The metabolomic analysis of the WAT revealed an increase in the concentration of several saturated fatty acids with age consistent with a reduction in SCD activity, the expression of which is, in part, controlled by PPAR‐α (Wang et al, 2006). However, these changes occurred in the WAT of both null and wild‐type mice, indicating that the reductions in SCD activity occur as part of the normal ageing process, and may actually be the result of an age‐related decrease in PPAR‐γ expression (Ye et al, 2006) which, in part, controls the expression of SCD (Riserus et al, 2005), and is much more abundantly expressed in adipose tissue than PPAR‐α (Braissant et al, 1996).
In conclusion, our metabolomic study demonstrates that a loss of PPAR‐α results in a marked reduction in hepatic glucose/glycogen and subsequent hepatic steatosis with age. This is also accompanied by decreased glucose metabolism and a reduction in the synthesis of polyunsaturated fats across the whole organism. These changes interact with the normal metabolic changes that accompany ageing, which either magnify or diminish the metabolic perturbations detected, demonstrating that the study of any genetic modification should be placed in context with the normal ageing process.
Materials and methods
All animal procedures conformed to the guidelines determined by the UK Home Office for animal welfare. Tissues from wild‐type SVEV/129 mice and PPAR‐α‐null mice were obtained from stable colonies at the University of Oxford (n=5; 3, 5, 7, 9, 11 and 13 months age). Mice were fed standard laboratory chow ad libitum prior to death (Special Diet Services, Essex, UK). Mice were injected subcutaneously with a 0.3 ml mixture of medetomidine (10%; Pfizer Limited, Kent, UK), ketamine (7.6%; Vétoquinol UK Limited, Bicester, UK) in sterile water, and tissue collection was performed after the loss of corneal and pedal reflexes. Abdominal WAT, hearts, livers, skeletal muscle (gastrocnemius and soleus) and diaphragms were rapidly dissected (<60 s post‐mortem time prior to freezing), frozen in liquid nitrogen and stored at −80°C.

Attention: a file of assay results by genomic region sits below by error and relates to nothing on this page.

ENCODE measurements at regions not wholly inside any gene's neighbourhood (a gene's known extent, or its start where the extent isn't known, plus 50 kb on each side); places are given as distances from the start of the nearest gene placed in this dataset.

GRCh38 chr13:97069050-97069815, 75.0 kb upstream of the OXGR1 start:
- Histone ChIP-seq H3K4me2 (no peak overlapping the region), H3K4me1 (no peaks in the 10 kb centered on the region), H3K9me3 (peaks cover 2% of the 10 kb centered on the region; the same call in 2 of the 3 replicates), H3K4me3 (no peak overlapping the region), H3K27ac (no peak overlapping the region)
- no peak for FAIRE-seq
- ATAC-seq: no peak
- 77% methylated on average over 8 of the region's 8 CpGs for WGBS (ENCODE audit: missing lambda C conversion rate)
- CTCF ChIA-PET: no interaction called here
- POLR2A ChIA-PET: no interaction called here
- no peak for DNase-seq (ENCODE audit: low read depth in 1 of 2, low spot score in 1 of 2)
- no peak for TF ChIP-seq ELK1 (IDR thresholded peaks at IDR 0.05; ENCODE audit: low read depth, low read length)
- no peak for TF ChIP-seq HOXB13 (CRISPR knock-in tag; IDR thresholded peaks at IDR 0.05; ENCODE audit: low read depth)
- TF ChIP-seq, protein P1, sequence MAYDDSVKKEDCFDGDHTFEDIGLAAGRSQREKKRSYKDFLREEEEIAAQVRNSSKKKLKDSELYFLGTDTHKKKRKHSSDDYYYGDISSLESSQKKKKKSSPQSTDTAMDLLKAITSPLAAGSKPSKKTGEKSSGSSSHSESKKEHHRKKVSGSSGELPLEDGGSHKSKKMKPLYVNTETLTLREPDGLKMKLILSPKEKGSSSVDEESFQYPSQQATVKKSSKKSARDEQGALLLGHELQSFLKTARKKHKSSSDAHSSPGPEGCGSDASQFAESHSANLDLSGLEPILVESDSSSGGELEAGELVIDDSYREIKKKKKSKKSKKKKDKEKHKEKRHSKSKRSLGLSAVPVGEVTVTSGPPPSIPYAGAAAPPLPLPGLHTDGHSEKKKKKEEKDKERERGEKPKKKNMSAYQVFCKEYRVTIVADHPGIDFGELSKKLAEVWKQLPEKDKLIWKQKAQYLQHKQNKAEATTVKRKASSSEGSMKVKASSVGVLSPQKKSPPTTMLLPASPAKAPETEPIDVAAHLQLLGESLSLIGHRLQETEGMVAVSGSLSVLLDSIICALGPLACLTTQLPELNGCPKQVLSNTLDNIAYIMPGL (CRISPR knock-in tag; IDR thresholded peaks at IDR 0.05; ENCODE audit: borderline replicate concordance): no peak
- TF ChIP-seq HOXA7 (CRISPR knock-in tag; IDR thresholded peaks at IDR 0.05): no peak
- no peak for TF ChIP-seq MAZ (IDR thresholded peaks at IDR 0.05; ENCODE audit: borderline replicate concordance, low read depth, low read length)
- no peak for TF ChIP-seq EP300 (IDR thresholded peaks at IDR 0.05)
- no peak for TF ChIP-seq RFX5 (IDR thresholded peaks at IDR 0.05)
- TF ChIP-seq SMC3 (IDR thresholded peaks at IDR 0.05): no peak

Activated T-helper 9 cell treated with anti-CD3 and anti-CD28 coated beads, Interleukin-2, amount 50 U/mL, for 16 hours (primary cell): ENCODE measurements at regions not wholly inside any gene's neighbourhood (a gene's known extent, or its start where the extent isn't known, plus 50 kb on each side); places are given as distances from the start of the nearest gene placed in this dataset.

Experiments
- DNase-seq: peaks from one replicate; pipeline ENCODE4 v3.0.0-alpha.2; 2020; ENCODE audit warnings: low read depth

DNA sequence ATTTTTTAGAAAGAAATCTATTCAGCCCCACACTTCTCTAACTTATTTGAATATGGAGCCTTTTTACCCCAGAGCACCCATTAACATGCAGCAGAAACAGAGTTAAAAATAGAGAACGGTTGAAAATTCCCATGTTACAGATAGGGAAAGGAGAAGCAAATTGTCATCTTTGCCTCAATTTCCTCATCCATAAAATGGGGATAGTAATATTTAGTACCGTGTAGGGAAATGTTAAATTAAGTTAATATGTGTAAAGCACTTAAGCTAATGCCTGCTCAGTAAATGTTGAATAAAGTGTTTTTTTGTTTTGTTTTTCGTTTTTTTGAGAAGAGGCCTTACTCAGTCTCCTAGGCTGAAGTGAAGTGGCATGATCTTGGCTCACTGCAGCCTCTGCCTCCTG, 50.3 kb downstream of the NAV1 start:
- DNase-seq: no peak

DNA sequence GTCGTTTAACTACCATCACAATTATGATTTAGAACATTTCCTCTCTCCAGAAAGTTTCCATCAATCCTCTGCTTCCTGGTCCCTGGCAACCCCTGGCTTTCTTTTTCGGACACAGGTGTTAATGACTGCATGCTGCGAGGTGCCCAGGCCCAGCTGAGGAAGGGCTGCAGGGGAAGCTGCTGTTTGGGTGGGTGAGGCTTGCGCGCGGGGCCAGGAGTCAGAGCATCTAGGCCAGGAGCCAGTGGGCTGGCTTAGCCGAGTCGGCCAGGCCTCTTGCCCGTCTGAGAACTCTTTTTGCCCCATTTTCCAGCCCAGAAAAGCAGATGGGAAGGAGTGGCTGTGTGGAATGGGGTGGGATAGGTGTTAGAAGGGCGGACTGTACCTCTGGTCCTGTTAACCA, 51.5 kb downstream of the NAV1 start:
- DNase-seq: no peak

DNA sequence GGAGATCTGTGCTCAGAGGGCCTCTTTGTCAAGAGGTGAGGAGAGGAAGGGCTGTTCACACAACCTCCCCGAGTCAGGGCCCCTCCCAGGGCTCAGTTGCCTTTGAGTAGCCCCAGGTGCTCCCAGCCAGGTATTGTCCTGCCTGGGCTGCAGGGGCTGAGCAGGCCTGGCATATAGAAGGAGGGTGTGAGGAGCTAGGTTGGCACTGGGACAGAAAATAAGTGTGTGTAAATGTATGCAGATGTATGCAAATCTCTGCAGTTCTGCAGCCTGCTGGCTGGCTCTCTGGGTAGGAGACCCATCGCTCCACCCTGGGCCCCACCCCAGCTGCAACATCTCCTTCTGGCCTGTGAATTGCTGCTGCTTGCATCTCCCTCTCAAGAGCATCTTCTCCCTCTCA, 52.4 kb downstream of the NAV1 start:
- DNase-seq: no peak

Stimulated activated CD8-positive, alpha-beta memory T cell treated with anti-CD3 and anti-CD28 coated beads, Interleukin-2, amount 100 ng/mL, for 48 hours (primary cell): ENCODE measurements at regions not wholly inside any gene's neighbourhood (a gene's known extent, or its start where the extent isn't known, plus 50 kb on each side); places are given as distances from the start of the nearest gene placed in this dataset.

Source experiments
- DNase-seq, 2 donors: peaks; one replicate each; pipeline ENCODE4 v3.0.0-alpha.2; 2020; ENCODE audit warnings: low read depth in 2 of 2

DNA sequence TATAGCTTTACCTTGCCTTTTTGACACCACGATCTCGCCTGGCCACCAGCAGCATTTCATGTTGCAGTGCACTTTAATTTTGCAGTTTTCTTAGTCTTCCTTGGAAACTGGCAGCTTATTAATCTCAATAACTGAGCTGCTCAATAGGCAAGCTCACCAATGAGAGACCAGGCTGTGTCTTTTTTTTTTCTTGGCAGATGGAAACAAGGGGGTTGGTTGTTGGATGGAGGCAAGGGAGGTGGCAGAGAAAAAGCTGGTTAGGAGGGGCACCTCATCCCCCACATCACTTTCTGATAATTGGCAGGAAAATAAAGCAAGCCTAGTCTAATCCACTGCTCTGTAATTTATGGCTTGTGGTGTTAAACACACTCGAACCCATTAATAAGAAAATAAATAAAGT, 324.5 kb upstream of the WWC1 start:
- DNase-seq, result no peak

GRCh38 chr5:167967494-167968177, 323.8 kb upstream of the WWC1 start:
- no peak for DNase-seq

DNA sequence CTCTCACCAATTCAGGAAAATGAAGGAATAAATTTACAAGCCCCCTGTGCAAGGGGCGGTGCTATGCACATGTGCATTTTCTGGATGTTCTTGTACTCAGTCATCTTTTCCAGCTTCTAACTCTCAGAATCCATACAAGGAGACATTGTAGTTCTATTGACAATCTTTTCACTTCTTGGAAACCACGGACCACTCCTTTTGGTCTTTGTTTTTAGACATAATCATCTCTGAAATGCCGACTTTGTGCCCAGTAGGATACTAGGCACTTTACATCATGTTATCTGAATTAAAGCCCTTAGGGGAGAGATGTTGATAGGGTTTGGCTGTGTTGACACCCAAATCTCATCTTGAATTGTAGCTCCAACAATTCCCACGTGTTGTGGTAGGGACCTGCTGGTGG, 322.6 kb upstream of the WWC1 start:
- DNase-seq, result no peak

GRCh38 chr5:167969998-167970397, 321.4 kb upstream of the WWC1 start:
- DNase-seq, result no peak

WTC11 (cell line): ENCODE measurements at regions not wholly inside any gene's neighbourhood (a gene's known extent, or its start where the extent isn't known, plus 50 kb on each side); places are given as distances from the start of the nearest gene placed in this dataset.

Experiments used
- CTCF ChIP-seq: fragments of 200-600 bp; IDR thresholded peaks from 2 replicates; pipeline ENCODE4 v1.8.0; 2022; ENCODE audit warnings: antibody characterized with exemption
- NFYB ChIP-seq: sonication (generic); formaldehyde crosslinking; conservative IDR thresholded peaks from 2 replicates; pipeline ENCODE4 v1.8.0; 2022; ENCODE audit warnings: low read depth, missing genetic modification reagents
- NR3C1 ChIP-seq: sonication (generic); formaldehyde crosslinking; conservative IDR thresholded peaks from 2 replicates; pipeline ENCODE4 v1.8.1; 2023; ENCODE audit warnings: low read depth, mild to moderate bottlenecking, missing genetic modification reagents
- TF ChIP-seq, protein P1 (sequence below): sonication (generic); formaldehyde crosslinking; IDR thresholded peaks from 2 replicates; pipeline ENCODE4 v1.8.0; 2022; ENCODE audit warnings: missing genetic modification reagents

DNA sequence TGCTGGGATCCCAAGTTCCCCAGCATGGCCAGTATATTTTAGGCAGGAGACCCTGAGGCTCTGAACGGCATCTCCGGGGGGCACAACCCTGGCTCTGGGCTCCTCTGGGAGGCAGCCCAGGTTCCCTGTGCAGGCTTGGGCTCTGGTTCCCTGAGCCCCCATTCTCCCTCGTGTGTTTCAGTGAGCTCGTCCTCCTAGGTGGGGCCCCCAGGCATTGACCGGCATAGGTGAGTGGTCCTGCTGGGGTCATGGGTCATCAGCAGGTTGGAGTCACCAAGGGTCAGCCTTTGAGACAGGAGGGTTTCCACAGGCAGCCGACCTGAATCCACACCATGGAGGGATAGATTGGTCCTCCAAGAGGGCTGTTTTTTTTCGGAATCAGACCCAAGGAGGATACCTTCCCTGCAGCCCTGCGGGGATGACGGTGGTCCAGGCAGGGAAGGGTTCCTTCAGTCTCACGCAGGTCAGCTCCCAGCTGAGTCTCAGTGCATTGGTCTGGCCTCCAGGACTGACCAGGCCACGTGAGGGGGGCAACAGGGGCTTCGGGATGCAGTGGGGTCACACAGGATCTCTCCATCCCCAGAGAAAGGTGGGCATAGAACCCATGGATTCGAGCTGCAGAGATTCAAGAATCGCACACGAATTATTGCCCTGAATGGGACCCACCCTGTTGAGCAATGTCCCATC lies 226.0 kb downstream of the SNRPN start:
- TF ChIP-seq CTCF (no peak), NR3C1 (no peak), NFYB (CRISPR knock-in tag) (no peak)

Tissues were extracted using a methanol–chloroform–water extraction procedure to separate aqueous‐soluble metabolites from lipids as described previously (Atherton et al, 2006). Briefly, ∼100 mg tissue were pulverised with dry ice. Here, 600 μl methanol–chloroform (2:1) was added and the samples were sonicated for 15 min. Water and chloroform were added (200 μl of each) and the samples were centrifuged for 20 min. The resulting aqueous and organic layers were separated from the protein pellet. The organic layer was dried overnight in a fume hood, whereas the aqueous extracts were evaporated to dryness using an evacuated centrifuge (Eppendorf, Hamburg, Germany).
The dried aqueous extracts were rehydrated in 600 μl D2O, buffered in 0.24 M sodium phosphate (pH 7.0) containing 1 mM (sodium‐3‐(tri‐methylsilyl)‐2,2,3,3‐tetradeuteriopropionate (TSP) (Cambridge Isotope Laboratories Inc., Andover, MA, USA) as an internal standard. The samples were analysed using an INOVA spectrometer operating at 400.13 MHz for the 1H frequency (Varian, CA, USA) using a 5‐mm broadband inverse probe. Spectra were collected using a solvent suppression pulse sequence based on a one‐dimensional NOESY pulse sequence to saturate the residual 1H water proton signal (relaxation delay=2 s, t1=3 μs, mixing time=150 ms, solvent presaturation applied during the relaxation time and the mixing time). In total, 128 transients were collected into 16K data points over a spectral width of 12 p.p.m. at 37°C. For this assay, the coefficients of variation for various metabolites detected in the extracts of liver tissue are shown in the Supplementary information.